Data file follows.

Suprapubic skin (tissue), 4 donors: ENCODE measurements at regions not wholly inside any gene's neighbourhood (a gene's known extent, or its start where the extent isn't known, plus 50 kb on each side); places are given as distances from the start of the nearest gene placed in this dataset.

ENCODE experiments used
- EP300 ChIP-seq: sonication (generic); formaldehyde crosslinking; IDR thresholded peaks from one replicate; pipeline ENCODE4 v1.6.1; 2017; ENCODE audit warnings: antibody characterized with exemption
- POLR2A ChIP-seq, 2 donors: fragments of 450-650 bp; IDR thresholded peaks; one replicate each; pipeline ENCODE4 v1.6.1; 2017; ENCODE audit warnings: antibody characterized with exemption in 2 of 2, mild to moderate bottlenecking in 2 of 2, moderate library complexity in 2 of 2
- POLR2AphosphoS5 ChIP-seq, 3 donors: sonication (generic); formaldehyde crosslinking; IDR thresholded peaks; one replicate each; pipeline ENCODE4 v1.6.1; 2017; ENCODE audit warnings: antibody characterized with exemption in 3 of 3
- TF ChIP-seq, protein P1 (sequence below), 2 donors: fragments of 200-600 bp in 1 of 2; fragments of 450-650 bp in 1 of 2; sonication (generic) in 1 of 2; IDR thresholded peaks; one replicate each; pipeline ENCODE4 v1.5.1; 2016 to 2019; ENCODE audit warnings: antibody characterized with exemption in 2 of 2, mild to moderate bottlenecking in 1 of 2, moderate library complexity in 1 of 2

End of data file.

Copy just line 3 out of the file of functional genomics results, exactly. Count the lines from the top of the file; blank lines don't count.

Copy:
- EP300 ChIP-seq: sonication (generic); formaldehyde crosslinking; IDR thresholded peaks from one replicate; pipeline ENCODE4 v1.6.1; 2017; ENCODE audit warnings: antibody characterized with exemption